AL-DAHIYEH, Beirut—On a dry, flat playing field in Beirut's sprawling southern suburbs, tens of thousands of Lebanese assembled Tuesday night awaiting a figure of some celebrity. Just after 9 p.m., four gigantic plasma screens flashed the image of Sheik Seyyed Hassan Nasrallah, the leader of Lebanon's opposition Hezbollah movement and, that night, the master of ceremonies in a commemoration of the first anniversary of the end of last summer's grueling 34-day war with Israel. Despite Nasrallah's spectral presence (his physical whereabouts remain secret), the air was unabashedly festive, even jubilant.
"Brothers and sisters of Lebanon," Nasrallah intoned, "the 14th of August this year falls on the first anniversary of the divine victory, the divine empowerment, and the divine promise to empower the oppressed." Some women in the crowd fashioned veils from Hezbollah's trademark yellow scarves. Others bore the movement's logo (a raised arm clutching a Kalashnikov) on their T-shirts or, occasionally, tube tops.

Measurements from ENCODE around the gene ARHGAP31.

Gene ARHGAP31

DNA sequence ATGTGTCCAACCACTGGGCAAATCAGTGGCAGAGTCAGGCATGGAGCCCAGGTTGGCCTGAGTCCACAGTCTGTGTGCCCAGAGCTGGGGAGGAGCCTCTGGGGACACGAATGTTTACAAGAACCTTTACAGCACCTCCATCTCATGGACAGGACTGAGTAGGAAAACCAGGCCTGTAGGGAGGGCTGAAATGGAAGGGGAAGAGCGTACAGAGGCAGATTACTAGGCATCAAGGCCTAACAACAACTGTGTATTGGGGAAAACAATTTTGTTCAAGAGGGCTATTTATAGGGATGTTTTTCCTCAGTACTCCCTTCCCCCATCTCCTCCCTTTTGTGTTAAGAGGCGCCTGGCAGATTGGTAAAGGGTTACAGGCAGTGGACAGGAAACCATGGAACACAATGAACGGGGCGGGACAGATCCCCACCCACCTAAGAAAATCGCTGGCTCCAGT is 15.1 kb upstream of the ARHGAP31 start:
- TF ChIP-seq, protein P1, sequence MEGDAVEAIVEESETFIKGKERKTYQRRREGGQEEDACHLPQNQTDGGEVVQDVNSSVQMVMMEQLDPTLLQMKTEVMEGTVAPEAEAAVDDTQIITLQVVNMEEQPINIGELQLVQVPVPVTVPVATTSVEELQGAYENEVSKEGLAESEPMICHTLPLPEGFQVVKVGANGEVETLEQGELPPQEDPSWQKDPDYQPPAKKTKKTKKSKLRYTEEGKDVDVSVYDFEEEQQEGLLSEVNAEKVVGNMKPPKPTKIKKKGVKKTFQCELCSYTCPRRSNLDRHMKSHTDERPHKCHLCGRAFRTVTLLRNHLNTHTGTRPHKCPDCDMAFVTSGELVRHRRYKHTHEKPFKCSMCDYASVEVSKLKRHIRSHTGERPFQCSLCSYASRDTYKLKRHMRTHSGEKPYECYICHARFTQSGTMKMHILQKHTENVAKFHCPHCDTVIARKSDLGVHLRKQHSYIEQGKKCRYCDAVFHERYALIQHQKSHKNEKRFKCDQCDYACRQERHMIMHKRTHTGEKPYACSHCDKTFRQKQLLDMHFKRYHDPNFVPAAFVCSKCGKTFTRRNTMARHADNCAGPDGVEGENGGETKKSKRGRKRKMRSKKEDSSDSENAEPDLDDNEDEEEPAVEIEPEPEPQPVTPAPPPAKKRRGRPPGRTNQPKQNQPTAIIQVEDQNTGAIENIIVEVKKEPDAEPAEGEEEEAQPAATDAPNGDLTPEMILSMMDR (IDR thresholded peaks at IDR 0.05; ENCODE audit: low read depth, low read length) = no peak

Nasrallah, characteristically charismatic and beaming, called upon the Lebanese people to remain strong "as the Zionists and Americans are beating the drums of war." He lambasted attempts to brand Hezbollah's mission as sectarian ("this is a victory for all of Lebanon"), praised the resistance, and warned against the foolhardiness of an attack on their forces, cautioning that any aggression would be returned with a "colossal surprise likely to change the fate of the war and the region." This last gesture inspired swells of applause. The memory of last summer's war is strong in this neighborhood, which makes up Hezbollah's principal support base in and around Beirut.
In mid-July of 2006, Israeli planes dropped flyers from the sky, warning residents that carpet bombs would soon follow. Dozens of buildings, including Hezbollah's security headquarters and the building housing Al-Manar, Hezbollah's TV station, were severely damaged or completely leveled, sending most of al-Dahiyeh's inhabitants scrambling to central Beirut or farther north as refugees. On this evening of festivities, the high-rises around the field—some of which also bear the pockmarklike scars of the 1975-90 civil war—were crowded with families peering out from their balconies.